Friday, July 24, 2009

Love Wilco's Nudie Suits

Jeff Tweedy of Wilco is featured on the cover of the August 09 Spin magazine promoting the latest Wilco record, "Wilco (the album)".

More pics of the band in their Nudie Suits:

Rolling Stone did an interview with Nels Cline (guitarist) on the new album and the suits:
It was kind of a rushed job. The idea was born three months before Lollapalooza and it takes at least two months to get the suit, and they had to make not only enough for the whole band with different designs and different colors, but Jeff also ordered jackets for the Total Pros, our horn section. I think he just wanted to show to be very special for the local audience, for the Lollapalooza audience. Something for the local fans. And then we did wear them again at Tanglewood this year.
They're actually strangely comfortable to wear. It's hard for me to wear a jacket and rock out. I don't do it normally. But certainly in the service of the nudie suit glamour, one must suffer for fashion. I just kept looking around at everybody going, '"Damn!They look good!"

Which got me thinking, "where the hell did the 'Nudie' suit come from anyway?" It was hugely popular during among the Country & Western musical scene of the 50s and 60s (think Porter Wagoner, Hank Williams, Roy Rogers and even Elvis Presley). Apparently from a guy named Nudie... only in America:

Cohn was born in Kiev as Nuta Kotlyarenko and moved to New York as a child. Initially moving to California to become a boxer, he instead worked as an extra and a costume designer. He moved to Minnesota for a while, marrying in 1934. Cohn and his wife Bobbie moved to New York City, where they opened their first store, Nudie's for the Ladies, which specialized in customized underwear for showgirls.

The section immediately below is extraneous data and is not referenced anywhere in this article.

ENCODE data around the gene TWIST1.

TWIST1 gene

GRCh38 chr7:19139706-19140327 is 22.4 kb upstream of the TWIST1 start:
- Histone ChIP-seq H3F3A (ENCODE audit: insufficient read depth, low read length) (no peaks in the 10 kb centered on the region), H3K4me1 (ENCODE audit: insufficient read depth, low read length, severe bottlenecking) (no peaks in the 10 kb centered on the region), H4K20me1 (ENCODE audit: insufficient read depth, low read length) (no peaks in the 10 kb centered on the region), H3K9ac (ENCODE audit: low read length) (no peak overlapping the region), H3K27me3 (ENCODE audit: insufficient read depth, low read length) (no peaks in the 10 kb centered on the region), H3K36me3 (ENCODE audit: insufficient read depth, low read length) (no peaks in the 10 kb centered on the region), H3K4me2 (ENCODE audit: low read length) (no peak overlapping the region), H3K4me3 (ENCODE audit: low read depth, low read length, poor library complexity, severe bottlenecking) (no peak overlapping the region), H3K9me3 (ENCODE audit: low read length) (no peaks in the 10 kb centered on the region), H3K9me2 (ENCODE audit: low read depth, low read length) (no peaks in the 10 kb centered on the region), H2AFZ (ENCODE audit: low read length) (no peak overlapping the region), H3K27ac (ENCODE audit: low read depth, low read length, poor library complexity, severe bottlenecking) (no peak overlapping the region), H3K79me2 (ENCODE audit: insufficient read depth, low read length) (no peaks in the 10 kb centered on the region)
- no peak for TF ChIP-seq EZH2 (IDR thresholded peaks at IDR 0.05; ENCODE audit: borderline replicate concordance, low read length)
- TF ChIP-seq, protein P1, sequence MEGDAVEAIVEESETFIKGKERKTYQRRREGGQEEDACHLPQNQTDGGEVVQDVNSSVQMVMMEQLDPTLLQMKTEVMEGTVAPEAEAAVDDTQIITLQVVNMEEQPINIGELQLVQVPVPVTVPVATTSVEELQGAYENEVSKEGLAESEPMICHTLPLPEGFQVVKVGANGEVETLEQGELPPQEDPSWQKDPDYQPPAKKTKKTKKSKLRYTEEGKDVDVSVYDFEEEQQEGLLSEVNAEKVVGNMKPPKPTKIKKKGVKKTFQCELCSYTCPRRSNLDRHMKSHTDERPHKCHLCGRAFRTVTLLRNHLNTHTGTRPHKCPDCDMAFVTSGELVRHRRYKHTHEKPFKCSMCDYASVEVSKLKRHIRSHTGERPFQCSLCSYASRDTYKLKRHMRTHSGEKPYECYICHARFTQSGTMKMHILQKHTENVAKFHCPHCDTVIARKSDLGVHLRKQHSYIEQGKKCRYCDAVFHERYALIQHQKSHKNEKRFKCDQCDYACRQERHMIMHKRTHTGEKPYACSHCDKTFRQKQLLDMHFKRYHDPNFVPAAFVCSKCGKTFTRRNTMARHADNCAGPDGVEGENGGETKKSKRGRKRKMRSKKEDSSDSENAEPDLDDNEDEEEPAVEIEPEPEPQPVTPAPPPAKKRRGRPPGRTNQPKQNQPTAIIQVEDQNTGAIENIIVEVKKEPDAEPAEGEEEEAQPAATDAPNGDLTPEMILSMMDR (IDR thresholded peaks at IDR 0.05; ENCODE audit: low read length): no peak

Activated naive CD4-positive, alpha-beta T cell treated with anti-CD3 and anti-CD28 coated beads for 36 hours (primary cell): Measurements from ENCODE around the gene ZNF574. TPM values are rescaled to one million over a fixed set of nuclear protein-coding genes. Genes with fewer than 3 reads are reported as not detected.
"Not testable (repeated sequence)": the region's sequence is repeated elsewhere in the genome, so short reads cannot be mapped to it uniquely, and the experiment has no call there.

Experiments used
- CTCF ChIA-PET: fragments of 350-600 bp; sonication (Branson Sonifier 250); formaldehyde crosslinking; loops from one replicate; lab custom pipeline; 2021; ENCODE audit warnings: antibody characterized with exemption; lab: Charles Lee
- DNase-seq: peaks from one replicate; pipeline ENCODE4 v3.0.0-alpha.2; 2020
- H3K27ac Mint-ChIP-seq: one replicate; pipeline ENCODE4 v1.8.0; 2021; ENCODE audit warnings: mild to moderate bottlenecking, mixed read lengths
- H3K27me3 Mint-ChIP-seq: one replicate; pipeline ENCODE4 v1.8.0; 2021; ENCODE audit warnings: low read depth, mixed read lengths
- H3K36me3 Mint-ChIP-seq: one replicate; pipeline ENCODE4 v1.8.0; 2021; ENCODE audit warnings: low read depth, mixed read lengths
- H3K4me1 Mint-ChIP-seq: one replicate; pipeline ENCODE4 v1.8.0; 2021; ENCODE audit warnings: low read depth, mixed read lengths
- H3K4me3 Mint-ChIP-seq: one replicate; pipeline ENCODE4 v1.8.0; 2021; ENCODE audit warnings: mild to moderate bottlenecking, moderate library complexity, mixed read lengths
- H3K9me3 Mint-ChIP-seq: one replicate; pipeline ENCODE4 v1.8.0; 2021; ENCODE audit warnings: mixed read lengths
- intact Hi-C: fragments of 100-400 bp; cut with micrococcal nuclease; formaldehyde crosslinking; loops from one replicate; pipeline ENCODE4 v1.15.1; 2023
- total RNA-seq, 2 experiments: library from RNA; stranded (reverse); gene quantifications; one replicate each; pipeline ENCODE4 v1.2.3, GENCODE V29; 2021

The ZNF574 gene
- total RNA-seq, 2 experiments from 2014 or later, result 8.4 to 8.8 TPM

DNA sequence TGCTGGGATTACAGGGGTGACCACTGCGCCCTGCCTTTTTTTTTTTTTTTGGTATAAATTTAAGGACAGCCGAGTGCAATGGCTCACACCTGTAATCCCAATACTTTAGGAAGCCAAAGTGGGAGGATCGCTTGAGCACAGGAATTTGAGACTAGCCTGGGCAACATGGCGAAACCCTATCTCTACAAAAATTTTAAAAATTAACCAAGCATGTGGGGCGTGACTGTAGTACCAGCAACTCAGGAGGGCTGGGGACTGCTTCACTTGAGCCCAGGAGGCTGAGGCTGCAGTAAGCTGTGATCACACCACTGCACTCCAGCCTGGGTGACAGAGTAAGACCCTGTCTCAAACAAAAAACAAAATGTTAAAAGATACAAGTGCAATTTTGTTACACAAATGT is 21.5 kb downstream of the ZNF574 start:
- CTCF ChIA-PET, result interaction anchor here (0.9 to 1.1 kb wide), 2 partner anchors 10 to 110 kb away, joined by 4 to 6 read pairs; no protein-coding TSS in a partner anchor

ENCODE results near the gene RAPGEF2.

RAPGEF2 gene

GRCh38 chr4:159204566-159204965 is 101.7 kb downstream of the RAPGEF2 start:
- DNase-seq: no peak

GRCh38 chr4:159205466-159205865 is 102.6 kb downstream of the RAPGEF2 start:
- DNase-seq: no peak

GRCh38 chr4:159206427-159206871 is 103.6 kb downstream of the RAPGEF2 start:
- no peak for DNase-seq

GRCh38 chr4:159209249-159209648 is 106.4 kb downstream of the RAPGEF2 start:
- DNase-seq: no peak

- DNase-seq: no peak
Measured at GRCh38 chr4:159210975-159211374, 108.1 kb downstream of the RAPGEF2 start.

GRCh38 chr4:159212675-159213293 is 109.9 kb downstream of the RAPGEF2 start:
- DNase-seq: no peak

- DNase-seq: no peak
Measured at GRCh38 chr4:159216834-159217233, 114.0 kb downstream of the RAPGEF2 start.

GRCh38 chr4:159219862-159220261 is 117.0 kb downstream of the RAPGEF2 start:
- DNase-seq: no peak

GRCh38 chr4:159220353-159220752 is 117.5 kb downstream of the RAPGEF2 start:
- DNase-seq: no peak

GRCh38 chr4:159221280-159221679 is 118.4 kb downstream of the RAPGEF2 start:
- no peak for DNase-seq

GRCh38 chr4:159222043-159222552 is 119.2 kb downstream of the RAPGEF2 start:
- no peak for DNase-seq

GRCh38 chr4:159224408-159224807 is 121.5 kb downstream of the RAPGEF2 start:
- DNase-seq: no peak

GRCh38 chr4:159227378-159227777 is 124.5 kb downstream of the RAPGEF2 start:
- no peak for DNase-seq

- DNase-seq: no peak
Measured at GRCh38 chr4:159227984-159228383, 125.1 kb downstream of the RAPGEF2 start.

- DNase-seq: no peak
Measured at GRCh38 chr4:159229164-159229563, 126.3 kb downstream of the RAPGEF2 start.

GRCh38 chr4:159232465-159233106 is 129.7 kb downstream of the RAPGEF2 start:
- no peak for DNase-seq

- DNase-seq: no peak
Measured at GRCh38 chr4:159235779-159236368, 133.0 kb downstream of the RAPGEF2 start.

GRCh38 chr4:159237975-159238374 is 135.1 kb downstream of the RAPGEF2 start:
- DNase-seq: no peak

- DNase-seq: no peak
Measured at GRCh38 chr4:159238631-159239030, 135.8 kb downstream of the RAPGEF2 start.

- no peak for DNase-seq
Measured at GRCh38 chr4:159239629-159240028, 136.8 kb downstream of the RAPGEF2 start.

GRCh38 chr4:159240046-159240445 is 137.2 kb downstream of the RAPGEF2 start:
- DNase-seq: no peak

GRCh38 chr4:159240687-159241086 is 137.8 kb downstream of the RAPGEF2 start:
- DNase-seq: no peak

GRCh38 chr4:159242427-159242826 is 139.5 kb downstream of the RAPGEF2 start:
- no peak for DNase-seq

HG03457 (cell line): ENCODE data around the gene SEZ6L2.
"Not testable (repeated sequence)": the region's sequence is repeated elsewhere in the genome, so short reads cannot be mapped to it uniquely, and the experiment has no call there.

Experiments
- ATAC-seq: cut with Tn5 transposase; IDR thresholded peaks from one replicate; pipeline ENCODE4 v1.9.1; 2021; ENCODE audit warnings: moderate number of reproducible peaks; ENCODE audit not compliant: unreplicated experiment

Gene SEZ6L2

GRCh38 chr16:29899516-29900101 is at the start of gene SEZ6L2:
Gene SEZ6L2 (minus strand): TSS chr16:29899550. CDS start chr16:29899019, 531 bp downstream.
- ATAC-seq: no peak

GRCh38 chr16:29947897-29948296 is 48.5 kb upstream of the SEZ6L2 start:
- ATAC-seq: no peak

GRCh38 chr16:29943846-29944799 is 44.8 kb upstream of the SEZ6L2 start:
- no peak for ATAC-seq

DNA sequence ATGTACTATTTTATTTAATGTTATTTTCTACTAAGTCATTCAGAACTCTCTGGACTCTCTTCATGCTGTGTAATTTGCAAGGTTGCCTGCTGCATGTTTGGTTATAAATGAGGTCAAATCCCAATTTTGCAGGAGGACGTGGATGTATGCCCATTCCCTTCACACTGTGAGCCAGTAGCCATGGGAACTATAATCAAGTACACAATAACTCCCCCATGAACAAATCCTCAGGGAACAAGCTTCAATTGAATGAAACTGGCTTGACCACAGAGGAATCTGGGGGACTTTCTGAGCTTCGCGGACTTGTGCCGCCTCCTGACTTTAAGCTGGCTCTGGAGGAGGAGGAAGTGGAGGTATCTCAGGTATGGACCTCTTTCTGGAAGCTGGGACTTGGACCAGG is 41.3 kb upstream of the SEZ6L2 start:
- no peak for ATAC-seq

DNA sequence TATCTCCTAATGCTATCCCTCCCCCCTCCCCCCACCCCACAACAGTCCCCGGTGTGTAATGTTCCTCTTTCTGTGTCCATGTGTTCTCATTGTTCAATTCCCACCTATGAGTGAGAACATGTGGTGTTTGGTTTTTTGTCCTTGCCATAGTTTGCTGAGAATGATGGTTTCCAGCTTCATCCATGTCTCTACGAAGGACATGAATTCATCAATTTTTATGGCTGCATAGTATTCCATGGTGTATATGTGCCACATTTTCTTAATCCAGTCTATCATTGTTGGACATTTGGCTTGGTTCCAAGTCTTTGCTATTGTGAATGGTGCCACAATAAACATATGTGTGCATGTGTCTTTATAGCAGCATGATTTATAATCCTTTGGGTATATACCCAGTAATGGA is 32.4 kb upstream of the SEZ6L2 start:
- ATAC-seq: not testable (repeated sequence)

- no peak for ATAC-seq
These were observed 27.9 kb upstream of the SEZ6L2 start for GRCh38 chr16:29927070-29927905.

Nudie returned to California in 1947, where he talked bandleader Tex Williams into auctioning off a horse to purchase him a sewing machine. Opening a store at 5015 Lankershim Boulevard in North Hollywood, Nudie began designing Hollywood western wear, a style promoted in films from the prewar era. His designs notable for even greater than usual ostentatiousness, including extensive use of rhinestones and themed-appliques. One of his early designs, for singer Porter Wagoner, was a peach-colored suit featuring rhinestones, a covered wagon appliqué on the back, and wagon wheel piping on the legs.

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